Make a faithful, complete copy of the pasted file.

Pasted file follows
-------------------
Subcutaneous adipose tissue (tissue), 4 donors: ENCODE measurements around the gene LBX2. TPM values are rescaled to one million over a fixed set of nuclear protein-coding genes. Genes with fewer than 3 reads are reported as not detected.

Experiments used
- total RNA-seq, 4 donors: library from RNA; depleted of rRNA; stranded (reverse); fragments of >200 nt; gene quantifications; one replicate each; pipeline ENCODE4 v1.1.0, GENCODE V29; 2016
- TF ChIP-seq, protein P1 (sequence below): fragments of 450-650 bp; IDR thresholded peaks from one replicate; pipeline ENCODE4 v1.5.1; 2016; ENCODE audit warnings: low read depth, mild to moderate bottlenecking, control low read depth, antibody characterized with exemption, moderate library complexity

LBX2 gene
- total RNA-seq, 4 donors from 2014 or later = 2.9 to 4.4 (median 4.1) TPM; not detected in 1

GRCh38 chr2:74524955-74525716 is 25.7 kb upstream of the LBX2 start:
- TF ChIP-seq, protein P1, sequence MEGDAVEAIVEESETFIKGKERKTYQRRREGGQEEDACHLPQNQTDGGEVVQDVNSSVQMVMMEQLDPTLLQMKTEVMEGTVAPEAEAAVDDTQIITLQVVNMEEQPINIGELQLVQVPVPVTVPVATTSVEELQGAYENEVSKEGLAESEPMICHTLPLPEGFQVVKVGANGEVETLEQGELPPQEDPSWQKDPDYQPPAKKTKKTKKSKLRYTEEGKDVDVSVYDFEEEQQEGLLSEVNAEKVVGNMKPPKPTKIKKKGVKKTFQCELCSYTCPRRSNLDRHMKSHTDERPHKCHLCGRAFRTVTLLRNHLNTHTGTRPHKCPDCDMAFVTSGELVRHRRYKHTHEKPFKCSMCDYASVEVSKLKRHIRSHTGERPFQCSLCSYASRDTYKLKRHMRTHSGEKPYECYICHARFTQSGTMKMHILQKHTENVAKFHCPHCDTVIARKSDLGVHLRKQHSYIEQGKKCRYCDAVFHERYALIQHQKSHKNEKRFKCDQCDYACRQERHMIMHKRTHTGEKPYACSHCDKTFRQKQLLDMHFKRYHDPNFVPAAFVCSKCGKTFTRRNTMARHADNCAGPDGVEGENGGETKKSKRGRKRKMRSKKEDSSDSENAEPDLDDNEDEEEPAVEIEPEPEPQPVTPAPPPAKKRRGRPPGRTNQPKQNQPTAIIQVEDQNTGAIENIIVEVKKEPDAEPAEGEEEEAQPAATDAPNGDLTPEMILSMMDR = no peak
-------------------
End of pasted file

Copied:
Subcutaneous adipose tissue (tissue), 4 donors: ENCODE measurements around the gene LBX2. TPM values are rescaled to one million over a fixed set of nuclear protein-coding genes. Genes with fewer than 3 reads are reported as not detected.

Experiments used
- total RNA-seq, 4 donors: library from RNA; depleted of rRNA; stranded (reverse); fragments of >200 nt; gene quantifications; one replicate each; pipeline ENCODE4 v1.1.0, GENCODE V29; 2016
- TF ChIP-seq, protein P1 (sequence below): fragments of 450-650 bp; IDR thresholded peaks from one replicate; pipeline ENCODE4 v1.5.1; 2016; ENCODE audit warnings: low read depth, mild to moderate bottlenecking, control low read depth, antibody characterized with exemption, moderate library complexity

LBX2 gene
- total RNA-seq, 4 donors from 2014 or later = 2.9 to 4.4 (median 4.1) TPM; not detected in 1

GRCh38 chr2:74524955-74525716 is 25.7 kb upstream of the LBX2 start:
- TF ChIP-seq, protein P1, sequence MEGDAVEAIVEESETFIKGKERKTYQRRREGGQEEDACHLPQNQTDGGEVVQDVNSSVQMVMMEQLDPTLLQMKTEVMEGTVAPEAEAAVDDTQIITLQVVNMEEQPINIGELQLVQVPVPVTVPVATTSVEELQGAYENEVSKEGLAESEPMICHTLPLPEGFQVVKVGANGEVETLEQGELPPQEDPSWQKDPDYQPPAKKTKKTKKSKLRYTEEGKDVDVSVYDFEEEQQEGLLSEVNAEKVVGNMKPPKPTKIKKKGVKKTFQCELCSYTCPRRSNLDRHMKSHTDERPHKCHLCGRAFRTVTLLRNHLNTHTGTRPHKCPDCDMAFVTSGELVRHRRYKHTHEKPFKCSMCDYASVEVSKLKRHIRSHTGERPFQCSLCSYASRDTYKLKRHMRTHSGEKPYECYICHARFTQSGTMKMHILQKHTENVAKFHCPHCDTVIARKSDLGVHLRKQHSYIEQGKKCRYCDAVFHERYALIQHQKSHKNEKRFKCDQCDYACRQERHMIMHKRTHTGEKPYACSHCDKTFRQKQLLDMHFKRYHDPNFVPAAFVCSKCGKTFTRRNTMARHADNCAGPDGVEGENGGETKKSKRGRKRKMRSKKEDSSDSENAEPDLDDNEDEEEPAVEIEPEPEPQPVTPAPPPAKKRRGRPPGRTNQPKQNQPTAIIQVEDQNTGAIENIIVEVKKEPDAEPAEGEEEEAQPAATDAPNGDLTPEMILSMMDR = no peak